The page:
This week's book giveaway is in the OCAJP 8 forum. We're giving away four copies of OCA Java SE 8 Programmer I Study Guide and have Edward Finegan & Robert Liguori on-line! See this thread for details.
David/Craig, I'm sure you have worked with and continue to use technologies (EJB, JDBC with static sql and/or stored procedures) other than JDO (or in conjunction with JDO) on various projects. Could you spend a couple of minutes explaining what you look for during design that leads you to select one persistance method/technology over the others. In some cases, it may be purely stylistic, but I expect that you can lend some insight that may be helpful to the rest of us as we evaluate our options in light of our project requirements. Regards,
Do I have an application that can benefit from an object model, where I can benefit from representing my model as a set of inter-related Java classes that require a lot of Java computations? If so, use JDO. Do I have a data model and transaction mix that are a great match for expressing everything in SQL, with no real need to represent data in my application? Do I make use of advanced SQL features like union, group by, etc. If so, use JDBC. If I need each individual object to be accessible remotely in the network, then I would consider EJB, though there are also other technologies that can also be used. The general concensus in much of the EJB community is that you should have remote applications only interact directly with session beans, let the session beans have the direct interactions with the entity beans. This is largely done for performance reasons. But if you end up having a session bean interact with entity beans that are local in the same EJB server, using JDO objects instead of entity beans is definitely going to be simpler and will likely have better performance.
Joined: Feb 21, 2002
David, Thanks for replying. You said pretty much what I expected. Although I've never used JDO (yet), prior to EJB (...and even after) I've used other data persistance abstactions (home grown and packaged) and straight JDBC and the choices I've made to employ them are pretty well in line with your reasoning. I'll add the following: JDO and similar frameworks - well defined problem domain - access paths/content are fairly rigid - use for situations that are heavy CRUD. JDBC - not a well defined problem domain - acces paths/content are flexible/fluid. - Mostly reads for reports, utilizing as you said some of the more complex SQL functions we all know and love. EJB Nothing really to add. Couldn't agree more here. If you need a trasaction that crosses multiple databases/other data transaction participants you can still use JDBC or JDO but establish the transaction context through a session bean. I've downloaded Chapter 1 of your book, I look forward to reading on the train. I love O'Reilly books in general due to the format, and the strength of the authors they tend to select. Thanks again! [ June 17, 2003: Message edited by: Byron Estes ] [ June 17, 2003: Message edited by: Byron Estes ]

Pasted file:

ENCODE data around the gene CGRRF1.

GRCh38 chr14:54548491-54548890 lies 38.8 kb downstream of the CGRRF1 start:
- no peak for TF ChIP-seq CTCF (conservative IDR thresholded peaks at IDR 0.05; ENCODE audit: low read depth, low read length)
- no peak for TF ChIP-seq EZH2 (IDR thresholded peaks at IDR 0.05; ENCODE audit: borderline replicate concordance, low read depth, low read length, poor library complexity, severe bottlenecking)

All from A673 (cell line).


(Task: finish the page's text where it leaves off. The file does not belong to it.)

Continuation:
Joined: Jun 14, 2003
I agree with you. SQL is great for doing truly adhoc queries where you can establish relationships and criteria dynamically at run time and let the join capabilities of the RDBMS establish the relationships. JDO works best when you have a model with known static relationships among your entities. JDO's query language can navigate these known relationships, but it cannot do adhoc joins ala SQL. It completely depends on your data model, types of transactions/access patterns to decide which is most appropriate.